By Mike Early

Some time in the 1970s, I gave £25 and a load of fire wood for a derelict hull. I was going to turn it into a steam launch.  I got Bob and Charlie Lower to fit a new transom and aft locker on for me, and then I replaced a few rotten planks, added seats and decks and a floor. About 18 years later I fitted a new coal fired boiler and an old 1890 engine and Emerald was born again.

I found quite a lot of rot during a short cruise on the river Medway in April 2011 so had to remove all the steam plant to do the repairs to the hull. I had been finding, at the end of a days steaming, that I could hardly straighten up (old age happening fast), so I decided to sell the steam plant and make Emerald an electric boat. On the 11th August she was launched on the Thames at Windsor for the first time as an electric boat with great success. Now I just turn the key and away we go; not as exciting as steaming, but it means I can carry on enjoying my boating for a few more years.  I have launched at Russell Simpsons, enjoyed a trip to Lewes, and popped out into the bay. So watch out for the born again Emerald on the river.

Photo: Illustrative image for the 'LOCAL STEAM BOAT' page
Photo: Illustrative image for the 'LOCAL STEAM BOAT' page
Photo: Illustrative image for the 'LOCAL STEAM BOAT' page
Photo: Illustrative image for the 'LOCAL STEAM BOAT' page
Photo: Illustrative image for the 'LOCAL STEAM BOAT' page
Photo: Illustrative image for the 'LOCAL STEAM BOAT' page
This gallery was added by Mike Early on 15/03/2012.
Comments about this page

What a delightful craft (Africa Queen?)
Would love something like that to play with out here.

By William Still
On 10/03/2008

Nice to see articles like this with the dedication of someone prepared to take on long term projects to bring interesting craft like this back to life, its a great credit to the restorers . Unfortunately our local repair and boatbuilding yards are all changing to meet modern needs and some interesting craft like this are seldom now seen locally .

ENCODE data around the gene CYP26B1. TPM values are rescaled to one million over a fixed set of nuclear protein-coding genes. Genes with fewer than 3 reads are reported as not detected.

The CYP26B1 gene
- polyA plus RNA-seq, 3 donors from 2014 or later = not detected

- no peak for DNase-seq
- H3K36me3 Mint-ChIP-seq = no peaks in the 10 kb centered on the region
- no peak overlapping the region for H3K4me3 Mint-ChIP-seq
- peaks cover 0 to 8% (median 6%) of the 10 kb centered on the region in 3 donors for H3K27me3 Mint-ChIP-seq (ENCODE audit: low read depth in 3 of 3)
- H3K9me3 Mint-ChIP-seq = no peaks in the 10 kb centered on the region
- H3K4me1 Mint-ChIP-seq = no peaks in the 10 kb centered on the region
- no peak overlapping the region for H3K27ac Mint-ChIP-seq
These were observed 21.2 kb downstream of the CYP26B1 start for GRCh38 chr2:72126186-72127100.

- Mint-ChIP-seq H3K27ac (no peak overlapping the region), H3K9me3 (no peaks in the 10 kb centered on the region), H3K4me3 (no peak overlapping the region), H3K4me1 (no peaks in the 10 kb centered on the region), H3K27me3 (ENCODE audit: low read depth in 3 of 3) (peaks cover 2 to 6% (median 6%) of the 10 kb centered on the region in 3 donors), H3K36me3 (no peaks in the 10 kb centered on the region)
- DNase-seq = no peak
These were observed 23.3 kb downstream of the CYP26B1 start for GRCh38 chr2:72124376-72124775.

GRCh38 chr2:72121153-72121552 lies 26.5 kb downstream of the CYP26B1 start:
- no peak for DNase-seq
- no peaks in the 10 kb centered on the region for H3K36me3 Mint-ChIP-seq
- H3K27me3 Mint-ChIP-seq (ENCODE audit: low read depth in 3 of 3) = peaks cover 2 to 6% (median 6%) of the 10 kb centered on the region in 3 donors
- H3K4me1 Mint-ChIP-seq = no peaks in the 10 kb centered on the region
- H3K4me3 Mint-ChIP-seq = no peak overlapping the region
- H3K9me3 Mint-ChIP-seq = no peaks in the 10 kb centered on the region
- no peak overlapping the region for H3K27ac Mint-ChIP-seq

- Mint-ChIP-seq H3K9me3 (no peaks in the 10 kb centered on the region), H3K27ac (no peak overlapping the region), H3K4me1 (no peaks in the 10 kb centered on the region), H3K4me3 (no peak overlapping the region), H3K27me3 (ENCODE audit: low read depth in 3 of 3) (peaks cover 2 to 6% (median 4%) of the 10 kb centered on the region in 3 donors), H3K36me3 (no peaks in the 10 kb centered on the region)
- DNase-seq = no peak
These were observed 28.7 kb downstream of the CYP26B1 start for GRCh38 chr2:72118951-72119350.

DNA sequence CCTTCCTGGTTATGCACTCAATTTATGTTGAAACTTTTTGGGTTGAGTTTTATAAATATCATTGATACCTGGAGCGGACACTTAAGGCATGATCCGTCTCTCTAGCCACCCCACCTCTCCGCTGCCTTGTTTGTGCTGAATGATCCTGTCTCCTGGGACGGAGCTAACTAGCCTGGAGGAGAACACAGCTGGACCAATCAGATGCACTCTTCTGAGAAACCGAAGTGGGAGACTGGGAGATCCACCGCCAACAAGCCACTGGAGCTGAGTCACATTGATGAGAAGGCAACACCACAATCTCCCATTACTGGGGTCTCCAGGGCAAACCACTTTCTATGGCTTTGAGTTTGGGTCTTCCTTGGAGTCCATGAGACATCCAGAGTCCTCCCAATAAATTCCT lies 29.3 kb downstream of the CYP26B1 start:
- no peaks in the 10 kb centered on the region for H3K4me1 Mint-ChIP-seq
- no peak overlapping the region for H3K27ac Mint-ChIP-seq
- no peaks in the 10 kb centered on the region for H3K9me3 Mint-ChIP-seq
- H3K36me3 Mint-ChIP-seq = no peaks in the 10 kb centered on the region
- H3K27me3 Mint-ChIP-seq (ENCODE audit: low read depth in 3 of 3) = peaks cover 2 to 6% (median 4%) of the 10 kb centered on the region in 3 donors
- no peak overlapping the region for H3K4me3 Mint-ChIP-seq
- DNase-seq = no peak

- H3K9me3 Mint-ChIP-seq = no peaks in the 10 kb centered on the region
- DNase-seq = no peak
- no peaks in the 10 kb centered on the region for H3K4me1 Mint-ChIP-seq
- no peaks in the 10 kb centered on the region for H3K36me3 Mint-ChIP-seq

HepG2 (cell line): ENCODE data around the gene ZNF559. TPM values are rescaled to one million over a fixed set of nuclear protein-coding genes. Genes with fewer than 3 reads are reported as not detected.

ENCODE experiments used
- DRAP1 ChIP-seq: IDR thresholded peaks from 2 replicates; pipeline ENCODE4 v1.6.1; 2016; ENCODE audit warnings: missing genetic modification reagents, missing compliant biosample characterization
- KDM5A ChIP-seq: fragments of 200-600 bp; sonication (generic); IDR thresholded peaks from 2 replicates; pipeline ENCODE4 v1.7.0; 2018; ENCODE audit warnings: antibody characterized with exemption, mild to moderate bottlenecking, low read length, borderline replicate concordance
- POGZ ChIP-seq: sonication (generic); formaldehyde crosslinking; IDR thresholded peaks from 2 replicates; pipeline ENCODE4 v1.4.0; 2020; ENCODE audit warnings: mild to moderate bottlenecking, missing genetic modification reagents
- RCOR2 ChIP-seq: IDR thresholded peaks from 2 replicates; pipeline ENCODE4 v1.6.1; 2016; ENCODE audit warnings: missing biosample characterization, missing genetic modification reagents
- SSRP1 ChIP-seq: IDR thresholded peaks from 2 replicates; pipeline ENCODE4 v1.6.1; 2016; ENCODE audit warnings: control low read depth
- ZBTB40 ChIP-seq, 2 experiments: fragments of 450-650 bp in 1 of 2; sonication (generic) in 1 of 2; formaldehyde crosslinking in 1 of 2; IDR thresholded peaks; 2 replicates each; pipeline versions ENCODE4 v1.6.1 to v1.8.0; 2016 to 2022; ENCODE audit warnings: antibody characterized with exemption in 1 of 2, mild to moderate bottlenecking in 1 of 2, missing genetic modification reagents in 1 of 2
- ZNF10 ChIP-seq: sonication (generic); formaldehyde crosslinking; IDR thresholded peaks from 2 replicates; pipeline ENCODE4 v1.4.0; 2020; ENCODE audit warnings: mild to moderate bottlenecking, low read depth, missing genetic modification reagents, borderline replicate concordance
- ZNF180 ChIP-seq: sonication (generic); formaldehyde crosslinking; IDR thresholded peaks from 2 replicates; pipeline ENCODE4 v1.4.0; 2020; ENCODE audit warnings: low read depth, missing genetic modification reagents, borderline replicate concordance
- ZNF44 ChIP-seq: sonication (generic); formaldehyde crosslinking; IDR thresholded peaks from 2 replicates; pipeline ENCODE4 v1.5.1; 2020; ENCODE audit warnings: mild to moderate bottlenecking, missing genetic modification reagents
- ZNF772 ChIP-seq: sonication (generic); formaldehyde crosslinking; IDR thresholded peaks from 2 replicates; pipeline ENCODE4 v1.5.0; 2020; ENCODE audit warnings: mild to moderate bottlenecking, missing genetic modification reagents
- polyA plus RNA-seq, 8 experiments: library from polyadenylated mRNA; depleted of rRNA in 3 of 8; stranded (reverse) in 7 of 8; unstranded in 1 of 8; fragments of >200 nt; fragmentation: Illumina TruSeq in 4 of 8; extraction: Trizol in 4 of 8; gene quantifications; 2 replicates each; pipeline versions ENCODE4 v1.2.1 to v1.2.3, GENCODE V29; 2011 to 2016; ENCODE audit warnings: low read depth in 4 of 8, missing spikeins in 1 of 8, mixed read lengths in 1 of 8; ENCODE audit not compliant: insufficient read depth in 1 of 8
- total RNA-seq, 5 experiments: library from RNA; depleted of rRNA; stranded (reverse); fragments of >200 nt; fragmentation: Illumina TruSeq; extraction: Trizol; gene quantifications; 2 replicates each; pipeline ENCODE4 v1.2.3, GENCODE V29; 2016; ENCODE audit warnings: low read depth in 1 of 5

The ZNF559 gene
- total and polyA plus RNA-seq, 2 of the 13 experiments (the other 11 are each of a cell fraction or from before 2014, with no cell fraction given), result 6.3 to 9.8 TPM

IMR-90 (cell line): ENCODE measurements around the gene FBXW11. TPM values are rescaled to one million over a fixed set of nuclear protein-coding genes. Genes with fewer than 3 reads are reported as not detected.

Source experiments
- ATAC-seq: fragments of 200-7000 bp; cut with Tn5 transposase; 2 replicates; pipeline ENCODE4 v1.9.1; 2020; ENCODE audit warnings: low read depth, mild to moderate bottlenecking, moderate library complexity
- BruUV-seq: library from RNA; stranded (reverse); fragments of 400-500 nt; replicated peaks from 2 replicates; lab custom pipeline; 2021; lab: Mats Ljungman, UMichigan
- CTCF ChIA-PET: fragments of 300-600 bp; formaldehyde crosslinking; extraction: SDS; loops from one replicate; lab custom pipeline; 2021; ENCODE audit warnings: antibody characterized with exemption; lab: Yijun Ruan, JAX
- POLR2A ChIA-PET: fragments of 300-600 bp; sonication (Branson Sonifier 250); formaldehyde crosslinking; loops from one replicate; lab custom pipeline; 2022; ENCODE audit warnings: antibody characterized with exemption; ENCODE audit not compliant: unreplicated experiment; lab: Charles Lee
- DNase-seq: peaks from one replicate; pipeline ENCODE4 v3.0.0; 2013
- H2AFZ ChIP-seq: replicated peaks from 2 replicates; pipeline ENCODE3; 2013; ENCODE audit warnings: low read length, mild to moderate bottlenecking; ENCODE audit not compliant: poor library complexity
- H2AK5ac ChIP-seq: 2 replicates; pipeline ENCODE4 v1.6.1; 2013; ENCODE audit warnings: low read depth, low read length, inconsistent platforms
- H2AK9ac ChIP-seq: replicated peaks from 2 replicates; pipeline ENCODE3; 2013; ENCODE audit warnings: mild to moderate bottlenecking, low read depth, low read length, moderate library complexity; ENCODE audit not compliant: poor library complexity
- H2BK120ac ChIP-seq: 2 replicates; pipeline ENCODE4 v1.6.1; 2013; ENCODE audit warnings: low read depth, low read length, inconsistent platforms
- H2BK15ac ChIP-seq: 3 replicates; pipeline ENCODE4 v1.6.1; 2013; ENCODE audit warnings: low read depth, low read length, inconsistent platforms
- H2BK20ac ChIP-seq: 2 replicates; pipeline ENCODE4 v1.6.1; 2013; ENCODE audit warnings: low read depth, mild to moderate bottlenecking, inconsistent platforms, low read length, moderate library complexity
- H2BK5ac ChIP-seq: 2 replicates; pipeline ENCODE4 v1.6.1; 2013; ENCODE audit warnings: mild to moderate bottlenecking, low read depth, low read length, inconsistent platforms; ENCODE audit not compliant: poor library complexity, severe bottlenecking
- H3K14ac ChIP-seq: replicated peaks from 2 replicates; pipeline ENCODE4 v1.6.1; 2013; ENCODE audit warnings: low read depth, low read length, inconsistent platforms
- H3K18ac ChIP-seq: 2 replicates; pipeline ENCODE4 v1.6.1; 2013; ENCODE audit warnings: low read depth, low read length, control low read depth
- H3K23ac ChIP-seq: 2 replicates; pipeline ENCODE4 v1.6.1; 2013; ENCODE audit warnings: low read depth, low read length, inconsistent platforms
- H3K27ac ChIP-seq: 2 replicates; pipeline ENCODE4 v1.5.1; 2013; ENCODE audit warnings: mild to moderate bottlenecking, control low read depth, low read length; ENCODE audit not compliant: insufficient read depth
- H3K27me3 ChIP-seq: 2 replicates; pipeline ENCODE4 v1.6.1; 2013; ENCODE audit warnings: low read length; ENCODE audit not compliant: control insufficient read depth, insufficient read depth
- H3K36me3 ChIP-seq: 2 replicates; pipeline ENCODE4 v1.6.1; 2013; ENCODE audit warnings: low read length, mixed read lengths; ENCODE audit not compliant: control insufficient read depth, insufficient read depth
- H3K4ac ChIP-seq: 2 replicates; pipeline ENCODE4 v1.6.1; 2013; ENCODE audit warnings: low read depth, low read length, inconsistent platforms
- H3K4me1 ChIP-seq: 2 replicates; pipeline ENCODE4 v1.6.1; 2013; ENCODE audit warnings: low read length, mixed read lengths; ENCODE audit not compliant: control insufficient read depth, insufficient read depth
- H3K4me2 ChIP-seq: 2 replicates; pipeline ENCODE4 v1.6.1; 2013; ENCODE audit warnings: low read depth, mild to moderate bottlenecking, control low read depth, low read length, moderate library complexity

By Chris Young
On 20/10/2008

I have just been asked to inspect a similar vessel, only slightly larger, to have a restoration refit for service on a private lake in East Sussex. Craft like these are full of character and keep the link with traditional timber boat construction alive, and also as an inspiration to new budding boatbuilders. But alas, the world is constantly changing which does not always cater for these traditions to be maintained.

By Chris Young
On 27/09/2010

Hi, At the time that sailing boats were being built in the workshop in the yard of Oxley and Bennett builders, there was a young man from Lewes working there. I just cannot recall his name at the moment. He bought a "wreck" of a very old boat and set about completely rebuilding it, a project that was to take him many years. He was carrying out this task at the Lewes Boat Club yard and I helped him to make a gadget to "steam" timbers for bending into shape for ribs and things. I lost contact with him when the boatshop ceased production, never did know if he managed to reach his goal. Reading about the above steam boat reminded of him. Something at the very back of my mind is telling me his name may have been Roger.

By Colin Brandon
On 04/11/2010

Nice pictures of your "electric boat", however the photo from the boat looking towards the incinerator just goes to show that the comments at the enquiry stating that "it would not intrude on the scene" were somewhat of an overstatement.

By R
On 15/03/2012

Here I am, late as usual. Colin, the young fella you remember was Roger Wood. My father Dick Stovell was to have been foreman of the Invicta boat building and with Roger they did all the groundwork for the project. Unfortunately dad not live to see the fruits of his work. Les Calfe took over as foreman and with Roger Wood they worked together when production of the Invicta class boats finally started at Oxley & Bennett.

I think the first boat was loaded onto a trailer, with Sid Turner driving the crane and may have been called "Invictus of Saxony". Bob Martin drove the tractor unit to the quay.

By William Stovell
On 19/03/2012

William, I can not think of a Roger Wood, working on the Invicta boats. Are you referring to Roger, the son of that other local character, Ken Wood?. The fella that worked in the boat shed was, I think, a Roger Atkinson from Lewes. He became friends with Alan "Yogi/Coke" Downes, and I have since heard, they both, ended up in New Zealand. It was an exciting moment when the first Invicta boat rolled out the yard for launching at the North Quay, and all your other details are quite correct.

By Colin Brandon
On 20/03/2012

Hi Colin, you are quite right, it was Roger Atkinson! Unfortunately Roger who was an old friend of mine, died in Nelson, New Zealand two or three years ago. I would have described him as a master Shipwright. 

By Dave Carpenter
On 17/09/2013

Hi Dave, I'm sorry to learn of Roger's passing, he was a good bloke and like you said, a " Master of his craft ".

By Colin Brandon
On 18/09/2013

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